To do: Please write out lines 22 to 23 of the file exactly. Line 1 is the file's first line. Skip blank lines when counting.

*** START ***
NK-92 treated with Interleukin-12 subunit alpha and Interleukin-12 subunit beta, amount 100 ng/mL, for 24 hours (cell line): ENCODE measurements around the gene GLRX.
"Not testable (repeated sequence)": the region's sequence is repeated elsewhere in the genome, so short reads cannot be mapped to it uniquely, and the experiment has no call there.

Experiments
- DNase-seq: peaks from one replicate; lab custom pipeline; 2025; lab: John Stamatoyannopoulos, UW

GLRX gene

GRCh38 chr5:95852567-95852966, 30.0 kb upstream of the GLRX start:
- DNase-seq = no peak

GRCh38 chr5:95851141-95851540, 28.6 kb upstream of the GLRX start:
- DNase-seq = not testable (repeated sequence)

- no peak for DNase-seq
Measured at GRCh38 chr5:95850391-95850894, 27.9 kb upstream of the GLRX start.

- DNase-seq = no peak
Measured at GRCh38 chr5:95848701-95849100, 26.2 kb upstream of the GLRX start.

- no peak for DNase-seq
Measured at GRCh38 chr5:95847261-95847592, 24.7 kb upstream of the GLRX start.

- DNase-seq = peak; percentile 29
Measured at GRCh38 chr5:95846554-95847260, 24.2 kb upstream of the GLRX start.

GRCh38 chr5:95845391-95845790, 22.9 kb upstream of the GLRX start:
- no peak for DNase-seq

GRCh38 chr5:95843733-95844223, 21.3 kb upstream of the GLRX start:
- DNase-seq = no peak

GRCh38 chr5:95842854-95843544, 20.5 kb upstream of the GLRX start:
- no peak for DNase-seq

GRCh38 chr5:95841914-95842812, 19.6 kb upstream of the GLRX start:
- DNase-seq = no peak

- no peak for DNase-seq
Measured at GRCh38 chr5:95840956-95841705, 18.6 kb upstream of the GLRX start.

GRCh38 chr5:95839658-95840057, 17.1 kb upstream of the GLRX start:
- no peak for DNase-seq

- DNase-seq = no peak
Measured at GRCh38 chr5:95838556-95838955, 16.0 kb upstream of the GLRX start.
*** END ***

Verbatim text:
GRCh38 chr5:95842854-95843544, 20.5 kb upstream of the GLRX start:
- no peak for DNase-seq